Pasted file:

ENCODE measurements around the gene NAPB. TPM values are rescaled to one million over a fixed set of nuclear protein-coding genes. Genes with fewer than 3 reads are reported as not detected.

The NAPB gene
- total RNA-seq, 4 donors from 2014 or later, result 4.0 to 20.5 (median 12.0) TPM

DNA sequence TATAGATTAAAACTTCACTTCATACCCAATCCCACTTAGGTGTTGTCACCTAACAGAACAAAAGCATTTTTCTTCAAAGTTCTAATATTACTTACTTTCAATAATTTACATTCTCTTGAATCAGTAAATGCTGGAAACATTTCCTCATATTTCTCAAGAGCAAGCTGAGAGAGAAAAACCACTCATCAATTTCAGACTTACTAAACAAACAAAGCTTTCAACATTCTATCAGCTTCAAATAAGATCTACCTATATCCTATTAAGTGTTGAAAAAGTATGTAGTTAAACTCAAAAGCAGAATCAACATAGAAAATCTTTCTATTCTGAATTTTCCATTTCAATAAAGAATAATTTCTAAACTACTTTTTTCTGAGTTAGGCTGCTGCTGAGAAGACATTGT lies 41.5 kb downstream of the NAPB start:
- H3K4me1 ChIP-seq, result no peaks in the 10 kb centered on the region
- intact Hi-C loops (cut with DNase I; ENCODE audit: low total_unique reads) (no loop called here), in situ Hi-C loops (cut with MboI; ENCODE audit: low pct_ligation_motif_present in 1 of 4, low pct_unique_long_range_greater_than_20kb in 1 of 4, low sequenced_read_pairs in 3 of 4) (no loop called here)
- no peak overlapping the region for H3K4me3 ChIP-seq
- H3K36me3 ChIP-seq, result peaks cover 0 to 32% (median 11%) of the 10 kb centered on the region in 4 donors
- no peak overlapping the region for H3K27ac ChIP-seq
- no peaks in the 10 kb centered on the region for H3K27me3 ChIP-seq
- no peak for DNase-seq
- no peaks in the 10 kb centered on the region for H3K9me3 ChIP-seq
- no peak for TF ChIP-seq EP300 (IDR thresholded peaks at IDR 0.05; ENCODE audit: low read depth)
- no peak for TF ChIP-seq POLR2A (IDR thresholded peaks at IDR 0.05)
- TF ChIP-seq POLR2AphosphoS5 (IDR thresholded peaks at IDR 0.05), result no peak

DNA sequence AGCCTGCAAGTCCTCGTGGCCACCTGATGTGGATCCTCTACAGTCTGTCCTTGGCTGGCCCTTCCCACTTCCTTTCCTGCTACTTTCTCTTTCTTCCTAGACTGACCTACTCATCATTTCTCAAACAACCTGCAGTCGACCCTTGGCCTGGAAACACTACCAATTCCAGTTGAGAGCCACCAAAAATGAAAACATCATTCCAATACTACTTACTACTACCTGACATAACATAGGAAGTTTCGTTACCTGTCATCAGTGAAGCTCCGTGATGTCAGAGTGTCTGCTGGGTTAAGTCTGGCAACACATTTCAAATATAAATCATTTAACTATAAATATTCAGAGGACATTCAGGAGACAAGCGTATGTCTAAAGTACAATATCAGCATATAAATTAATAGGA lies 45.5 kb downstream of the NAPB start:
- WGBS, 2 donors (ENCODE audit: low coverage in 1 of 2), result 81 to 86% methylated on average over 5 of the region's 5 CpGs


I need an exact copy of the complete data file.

ENCODE measurements around the gene NAPB. TPM values are rescaled to one million over a fixed set of nuclear protein-coding genes. Genes with fewer than 3 reads are reported as not detected.

The NAPB gene
- total RNA-seq, 4 donors from 2014 or later, result 4.0 to 20.5 (median 12.0) TPM

DNA sequence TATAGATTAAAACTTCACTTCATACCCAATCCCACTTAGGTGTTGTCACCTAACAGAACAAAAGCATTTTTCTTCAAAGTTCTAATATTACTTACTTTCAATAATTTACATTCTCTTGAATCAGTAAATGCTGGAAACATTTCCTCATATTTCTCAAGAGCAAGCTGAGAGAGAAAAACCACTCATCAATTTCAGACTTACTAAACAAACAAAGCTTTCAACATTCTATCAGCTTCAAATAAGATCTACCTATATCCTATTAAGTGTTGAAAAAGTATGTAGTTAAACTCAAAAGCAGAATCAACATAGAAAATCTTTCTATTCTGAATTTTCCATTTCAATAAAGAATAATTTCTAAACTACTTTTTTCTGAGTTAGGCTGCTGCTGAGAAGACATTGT lies 41.5 kb downstream of the NAPB start:
- H3K4me1 ChIP-seq, result no peaks in the 10 kb centered on the region
- intact Hi-C loops (cut with DNase I; ENCODE audit: low total_unique reads) (no loop called here), in situ Hi-C loops (cut with MboI; ENCODE audit: low pct_ligation_motif_present in 1 of 4, low pct_unique_long_range_greater_than_20kb in 1 of 4, low sequenced_read_pairs in 3 of 4) (no loop called here)
- no peak overlapping the region for H3K4me3 ChIP-seq
- H3K36me3 ChIP-seq, result peaks cover 0 to 32% (median 11%) of the 10 kb centered on the region in 4 donors
- no peak overlapping the region for H3K27ac ChIP-seq
- no peaks in the 10 kb centered on the region for H3K27me3 ChIP-seq
- no peak for DNase-seq
- no peaks in the 10 kb centered on the region for H3K9me3 ChIP-seq
- no peak for TF ChIP-seq EP300 (IDR thresholded peaks at IDR 0.05; ENCODE audit: low read depth)
- no peak for TF ChIP-seq POLR2A (IDR thresholded peaks at IDR 0.05)
- TF ChIP-seq POLR2AphosphoS5 (IDR thresholded peaks at IDR 0.05), result no peak

DNA sequence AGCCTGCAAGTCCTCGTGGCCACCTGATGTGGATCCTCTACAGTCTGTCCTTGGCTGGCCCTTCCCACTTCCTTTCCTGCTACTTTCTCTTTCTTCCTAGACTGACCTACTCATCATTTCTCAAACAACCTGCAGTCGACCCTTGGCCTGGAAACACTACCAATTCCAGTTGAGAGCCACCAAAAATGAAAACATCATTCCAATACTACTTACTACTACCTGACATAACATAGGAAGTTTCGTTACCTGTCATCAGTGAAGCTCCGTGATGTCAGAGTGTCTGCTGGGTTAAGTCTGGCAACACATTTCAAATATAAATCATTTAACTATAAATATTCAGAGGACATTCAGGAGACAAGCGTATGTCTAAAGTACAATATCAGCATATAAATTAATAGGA lies 45.5 kb downstream of the NAPB start:
- WGBS, 2 donors (ENCODE audit: low coverage in 1 of 2), result 81 to 86% methylated on average over 5 of the region's 5 CpGs